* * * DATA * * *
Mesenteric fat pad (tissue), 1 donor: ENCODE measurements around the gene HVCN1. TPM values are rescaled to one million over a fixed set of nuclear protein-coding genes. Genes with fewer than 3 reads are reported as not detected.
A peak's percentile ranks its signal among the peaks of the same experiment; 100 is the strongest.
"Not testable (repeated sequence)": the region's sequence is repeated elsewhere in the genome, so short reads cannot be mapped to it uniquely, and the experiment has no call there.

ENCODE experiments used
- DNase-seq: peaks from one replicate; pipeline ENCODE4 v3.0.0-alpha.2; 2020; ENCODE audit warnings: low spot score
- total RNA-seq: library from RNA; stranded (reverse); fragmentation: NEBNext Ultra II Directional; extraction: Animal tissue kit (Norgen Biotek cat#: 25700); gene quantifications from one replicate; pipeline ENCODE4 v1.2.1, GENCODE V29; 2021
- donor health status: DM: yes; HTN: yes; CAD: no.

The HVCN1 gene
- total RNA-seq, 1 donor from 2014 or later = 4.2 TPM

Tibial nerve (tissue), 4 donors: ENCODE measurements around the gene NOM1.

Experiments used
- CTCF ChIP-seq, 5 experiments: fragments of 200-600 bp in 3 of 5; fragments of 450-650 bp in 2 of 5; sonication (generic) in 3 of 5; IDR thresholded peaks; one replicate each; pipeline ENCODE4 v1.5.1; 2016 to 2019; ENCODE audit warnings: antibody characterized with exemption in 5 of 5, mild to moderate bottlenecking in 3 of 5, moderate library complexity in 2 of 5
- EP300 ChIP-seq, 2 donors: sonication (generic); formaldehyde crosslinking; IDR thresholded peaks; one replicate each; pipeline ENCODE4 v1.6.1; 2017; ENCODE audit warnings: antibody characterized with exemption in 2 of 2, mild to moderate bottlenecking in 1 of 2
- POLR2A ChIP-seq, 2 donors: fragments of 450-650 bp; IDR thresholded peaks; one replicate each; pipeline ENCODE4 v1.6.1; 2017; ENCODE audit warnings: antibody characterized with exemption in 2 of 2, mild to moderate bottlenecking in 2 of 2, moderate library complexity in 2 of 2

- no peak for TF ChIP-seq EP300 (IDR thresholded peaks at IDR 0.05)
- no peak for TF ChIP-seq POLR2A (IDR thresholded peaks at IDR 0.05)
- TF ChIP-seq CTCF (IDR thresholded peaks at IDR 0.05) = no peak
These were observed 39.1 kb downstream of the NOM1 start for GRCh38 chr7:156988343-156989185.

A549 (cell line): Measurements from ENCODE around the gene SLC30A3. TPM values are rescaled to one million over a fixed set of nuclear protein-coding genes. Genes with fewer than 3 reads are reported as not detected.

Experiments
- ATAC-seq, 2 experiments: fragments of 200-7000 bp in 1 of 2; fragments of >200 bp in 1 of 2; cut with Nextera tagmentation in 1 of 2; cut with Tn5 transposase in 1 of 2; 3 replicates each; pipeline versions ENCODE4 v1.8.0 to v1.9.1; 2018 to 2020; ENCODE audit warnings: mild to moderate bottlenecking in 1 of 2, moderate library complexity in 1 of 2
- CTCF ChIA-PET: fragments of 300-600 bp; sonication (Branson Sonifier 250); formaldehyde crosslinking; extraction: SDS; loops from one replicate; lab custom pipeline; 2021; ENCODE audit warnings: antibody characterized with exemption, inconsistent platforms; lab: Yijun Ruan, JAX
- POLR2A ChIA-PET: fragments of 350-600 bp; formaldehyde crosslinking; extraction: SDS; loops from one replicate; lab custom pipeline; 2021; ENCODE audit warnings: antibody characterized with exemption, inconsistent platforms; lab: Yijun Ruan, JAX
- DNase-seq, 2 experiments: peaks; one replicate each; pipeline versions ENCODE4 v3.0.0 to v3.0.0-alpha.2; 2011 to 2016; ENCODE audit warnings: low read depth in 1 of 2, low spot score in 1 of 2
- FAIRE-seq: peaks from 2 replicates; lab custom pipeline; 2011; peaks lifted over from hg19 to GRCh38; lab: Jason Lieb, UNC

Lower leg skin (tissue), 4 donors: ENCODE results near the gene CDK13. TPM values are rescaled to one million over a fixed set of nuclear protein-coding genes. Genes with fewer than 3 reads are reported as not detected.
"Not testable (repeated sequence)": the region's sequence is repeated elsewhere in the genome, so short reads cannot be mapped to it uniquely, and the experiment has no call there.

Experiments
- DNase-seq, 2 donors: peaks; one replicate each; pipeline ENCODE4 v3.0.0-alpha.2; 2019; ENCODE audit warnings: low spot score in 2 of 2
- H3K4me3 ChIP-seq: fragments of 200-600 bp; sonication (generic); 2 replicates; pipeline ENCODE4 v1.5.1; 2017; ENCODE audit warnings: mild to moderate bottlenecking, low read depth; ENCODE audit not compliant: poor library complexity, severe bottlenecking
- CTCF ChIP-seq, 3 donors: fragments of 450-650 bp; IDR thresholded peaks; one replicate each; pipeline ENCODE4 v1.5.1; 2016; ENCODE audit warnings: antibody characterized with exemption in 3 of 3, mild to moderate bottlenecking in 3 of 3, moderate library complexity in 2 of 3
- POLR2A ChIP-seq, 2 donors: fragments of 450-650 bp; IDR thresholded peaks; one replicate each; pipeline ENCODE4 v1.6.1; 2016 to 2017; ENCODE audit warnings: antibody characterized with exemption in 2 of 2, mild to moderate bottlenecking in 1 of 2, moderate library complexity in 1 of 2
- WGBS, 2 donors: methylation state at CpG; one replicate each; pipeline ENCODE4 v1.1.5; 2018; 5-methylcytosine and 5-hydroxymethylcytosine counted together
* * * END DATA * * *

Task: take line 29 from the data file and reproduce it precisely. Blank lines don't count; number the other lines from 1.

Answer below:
- DNase-seq, 2 donors: peaks; one replicate each; pipeline ENCODE4 v3.0.0-alpha.2; 2019; ENCODE audit warnings: low spot score in 2 of 2